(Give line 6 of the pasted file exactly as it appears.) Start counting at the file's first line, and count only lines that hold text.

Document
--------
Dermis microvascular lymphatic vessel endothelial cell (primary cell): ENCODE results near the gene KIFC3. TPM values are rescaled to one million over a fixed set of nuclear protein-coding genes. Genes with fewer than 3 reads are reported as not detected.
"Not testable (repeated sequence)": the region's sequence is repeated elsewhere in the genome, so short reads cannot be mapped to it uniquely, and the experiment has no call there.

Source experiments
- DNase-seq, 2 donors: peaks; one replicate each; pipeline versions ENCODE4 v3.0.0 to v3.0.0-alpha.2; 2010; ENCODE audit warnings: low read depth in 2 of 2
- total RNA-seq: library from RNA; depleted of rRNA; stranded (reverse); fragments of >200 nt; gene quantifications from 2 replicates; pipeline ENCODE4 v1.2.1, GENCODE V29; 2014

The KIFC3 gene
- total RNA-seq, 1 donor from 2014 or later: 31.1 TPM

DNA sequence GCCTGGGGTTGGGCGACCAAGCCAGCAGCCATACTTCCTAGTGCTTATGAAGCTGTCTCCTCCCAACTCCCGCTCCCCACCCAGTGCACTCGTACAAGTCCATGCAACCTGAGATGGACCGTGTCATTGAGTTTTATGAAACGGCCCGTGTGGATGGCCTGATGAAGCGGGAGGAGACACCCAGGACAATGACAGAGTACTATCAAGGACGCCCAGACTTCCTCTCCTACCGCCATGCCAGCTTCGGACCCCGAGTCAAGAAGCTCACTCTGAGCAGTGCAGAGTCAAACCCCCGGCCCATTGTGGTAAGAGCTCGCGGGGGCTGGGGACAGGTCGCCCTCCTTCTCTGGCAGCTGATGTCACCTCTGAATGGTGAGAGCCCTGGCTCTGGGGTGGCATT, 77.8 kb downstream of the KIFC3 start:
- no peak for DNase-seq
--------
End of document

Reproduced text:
The KIFC3 gene